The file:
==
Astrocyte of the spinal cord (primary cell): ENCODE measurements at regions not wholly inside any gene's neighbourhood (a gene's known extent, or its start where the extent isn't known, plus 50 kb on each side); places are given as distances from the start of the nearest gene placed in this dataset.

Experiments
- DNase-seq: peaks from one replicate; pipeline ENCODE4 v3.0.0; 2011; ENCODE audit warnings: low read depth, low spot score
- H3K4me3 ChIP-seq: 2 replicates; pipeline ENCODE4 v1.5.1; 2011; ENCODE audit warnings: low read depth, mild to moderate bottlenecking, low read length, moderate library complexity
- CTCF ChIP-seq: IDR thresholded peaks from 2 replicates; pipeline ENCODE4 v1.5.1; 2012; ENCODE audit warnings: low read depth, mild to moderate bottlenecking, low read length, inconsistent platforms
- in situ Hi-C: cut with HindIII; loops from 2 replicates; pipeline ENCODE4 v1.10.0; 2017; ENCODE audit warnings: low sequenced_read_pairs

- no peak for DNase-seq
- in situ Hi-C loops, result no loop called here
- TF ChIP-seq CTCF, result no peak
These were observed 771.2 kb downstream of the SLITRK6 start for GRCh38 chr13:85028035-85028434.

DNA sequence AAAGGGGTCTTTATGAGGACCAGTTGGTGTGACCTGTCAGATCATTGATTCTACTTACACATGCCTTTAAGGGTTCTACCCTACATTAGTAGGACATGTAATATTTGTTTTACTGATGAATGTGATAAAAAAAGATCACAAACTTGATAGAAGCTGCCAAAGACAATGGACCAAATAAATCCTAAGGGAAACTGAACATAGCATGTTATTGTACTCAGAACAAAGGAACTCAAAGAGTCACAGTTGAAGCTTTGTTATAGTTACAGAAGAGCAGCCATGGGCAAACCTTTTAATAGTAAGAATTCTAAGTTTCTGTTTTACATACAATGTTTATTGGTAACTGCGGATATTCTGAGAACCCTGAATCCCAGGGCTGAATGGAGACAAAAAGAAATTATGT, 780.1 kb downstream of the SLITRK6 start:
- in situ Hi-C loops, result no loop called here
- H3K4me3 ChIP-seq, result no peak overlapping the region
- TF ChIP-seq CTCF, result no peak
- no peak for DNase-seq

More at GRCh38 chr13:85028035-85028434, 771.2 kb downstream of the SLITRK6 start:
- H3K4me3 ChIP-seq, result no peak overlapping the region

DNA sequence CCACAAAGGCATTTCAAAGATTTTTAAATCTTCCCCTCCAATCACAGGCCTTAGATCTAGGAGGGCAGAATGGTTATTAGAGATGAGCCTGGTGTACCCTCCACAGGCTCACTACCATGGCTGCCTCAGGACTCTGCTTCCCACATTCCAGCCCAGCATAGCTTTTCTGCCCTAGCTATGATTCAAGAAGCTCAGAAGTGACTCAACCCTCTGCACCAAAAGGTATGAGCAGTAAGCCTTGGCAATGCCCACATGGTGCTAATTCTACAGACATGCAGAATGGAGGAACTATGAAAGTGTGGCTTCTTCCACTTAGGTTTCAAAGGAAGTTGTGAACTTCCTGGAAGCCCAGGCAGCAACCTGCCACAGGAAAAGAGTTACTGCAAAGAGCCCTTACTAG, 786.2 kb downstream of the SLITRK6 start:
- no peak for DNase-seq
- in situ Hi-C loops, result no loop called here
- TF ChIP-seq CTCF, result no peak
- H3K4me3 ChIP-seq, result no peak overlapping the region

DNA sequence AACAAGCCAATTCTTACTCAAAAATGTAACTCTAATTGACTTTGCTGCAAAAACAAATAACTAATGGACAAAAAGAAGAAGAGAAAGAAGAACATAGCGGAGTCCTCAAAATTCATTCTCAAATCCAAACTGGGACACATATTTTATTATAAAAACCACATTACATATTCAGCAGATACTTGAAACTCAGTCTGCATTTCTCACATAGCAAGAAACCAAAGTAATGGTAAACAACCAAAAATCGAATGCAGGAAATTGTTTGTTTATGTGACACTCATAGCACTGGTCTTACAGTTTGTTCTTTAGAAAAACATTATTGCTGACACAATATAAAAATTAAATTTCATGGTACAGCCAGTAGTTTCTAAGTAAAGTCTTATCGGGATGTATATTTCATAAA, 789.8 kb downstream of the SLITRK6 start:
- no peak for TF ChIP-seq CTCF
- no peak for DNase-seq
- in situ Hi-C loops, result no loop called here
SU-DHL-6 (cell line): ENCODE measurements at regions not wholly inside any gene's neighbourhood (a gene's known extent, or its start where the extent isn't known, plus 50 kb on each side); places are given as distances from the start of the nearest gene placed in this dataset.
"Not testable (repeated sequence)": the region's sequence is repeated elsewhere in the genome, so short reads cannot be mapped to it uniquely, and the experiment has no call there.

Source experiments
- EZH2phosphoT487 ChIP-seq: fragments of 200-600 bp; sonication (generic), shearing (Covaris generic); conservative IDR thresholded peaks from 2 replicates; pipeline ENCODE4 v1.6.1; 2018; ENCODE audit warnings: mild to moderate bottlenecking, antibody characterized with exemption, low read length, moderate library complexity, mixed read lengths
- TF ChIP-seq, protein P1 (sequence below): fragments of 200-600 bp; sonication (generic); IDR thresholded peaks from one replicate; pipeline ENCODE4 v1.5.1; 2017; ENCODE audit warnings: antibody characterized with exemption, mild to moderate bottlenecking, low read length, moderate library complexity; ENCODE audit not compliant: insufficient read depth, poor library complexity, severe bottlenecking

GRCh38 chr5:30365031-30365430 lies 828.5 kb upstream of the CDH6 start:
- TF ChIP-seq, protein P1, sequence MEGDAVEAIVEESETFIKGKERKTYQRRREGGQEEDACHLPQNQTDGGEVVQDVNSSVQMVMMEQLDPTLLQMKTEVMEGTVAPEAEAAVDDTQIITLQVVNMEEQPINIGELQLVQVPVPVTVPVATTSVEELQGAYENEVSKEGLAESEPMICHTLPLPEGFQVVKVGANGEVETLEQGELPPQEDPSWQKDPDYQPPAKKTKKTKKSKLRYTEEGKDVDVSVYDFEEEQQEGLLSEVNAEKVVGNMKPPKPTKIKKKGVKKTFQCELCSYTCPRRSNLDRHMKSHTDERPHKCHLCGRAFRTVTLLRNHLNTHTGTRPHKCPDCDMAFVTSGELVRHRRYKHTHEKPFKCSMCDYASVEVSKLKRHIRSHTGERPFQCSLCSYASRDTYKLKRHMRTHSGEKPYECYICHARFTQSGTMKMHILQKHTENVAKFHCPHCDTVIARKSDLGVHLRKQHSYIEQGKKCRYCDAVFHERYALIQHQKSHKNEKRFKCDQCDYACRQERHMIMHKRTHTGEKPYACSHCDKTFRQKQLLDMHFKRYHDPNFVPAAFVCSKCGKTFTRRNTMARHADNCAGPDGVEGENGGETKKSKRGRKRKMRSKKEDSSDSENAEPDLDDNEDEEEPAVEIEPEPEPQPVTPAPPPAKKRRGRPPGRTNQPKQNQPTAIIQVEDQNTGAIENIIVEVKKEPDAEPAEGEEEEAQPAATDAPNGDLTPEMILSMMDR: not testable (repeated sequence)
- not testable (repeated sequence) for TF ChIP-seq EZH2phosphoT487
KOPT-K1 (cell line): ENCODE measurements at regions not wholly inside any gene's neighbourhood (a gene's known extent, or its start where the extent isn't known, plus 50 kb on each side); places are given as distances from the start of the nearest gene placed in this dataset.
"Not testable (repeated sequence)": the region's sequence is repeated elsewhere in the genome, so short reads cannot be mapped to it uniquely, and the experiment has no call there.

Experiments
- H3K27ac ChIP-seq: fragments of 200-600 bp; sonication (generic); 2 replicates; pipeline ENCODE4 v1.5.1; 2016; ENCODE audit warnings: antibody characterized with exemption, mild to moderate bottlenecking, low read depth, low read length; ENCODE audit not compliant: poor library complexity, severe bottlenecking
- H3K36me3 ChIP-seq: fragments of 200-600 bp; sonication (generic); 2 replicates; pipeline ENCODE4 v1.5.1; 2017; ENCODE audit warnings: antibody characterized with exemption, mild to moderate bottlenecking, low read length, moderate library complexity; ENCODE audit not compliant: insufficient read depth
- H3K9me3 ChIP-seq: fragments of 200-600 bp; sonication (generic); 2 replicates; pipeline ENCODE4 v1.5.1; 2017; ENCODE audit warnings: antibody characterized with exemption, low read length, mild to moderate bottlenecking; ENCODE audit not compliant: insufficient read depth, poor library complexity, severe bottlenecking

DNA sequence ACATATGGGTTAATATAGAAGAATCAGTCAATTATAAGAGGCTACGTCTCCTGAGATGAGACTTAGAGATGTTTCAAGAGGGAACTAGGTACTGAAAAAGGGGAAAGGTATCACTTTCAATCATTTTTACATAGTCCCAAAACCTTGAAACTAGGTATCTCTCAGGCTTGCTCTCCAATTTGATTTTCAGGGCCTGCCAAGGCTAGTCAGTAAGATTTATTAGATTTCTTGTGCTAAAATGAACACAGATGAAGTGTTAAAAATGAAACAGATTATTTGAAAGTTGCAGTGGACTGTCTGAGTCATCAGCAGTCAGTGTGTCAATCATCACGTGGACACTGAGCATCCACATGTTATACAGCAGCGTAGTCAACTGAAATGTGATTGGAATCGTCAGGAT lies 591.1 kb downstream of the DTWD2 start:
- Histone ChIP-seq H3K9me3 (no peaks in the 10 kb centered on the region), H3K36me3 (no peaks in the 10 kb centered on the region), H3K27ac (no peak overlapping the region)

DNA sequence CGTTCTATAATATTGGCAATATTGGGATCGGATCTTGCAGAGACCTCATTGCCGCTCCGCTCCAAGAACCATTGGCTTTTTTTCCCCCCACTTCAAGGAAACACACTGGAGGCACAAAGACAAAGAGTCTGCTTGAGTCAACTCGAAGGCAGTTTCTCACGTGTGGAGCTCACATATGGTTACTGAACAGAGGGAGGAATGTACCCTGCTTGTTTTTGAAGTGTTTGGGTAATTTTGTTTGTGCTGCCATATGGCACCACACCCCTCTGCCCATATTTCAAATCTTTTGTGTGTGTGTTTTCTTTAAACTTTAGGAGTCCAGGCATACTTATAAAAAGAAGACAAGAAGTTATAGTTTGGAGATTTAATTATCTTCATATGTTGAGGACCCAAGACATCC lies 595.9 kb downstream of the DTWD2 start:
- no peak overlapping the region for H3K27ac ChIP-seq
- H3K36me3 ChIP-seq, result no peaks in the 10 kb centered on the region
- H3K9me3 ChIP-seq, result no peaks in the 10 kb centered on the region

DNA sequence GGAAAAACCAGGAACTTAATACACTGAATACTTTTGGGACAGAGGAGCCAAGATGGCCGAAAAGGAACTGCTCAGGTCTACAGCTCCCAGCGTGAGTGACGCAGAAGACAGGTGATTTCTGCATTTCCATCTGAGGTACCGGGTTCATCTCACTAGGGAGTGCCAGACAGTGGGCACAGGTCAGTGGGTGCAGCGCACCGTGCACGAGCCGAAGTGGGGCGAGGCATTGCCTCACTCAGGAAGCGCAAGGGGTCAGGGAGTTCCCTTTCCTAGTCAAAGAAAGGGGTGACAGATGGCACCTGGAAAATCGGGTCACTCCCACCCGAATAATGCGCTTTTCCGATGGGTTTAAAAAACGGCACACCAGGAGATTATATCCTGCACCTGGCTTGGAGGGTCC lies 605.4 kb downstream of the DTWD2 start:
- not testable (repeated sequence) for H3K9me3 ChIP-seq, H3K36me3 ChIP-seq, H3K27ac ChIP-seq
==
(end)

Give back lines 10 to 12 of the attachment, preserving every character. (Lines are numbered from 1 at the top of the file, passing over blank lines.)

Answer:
These were observed 771.2 kb downstream of the SLITRK6 start for GRCh38 chr13:85028035-85028434.

DNA sequence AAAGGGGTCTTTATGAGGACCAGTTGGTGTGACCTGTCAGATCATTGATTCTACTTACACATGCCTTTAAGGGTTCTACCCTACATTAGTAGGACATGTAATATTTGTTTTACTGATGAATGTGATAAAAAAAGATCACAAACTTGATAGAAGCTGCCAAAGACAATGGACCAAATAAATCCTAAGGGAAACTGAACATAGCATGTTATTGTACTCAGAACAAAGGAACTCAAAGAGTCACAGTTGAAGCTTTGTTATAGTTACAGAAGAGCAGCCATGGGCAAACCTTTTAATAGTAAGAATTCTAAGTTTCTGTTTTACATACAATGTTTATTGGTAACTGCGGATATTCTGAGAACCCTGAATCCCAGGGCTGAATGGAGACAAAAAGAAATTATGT, 780.1 kb downstream of the SLITRK6 start:
- in situ Hi-C loops, result no loop called here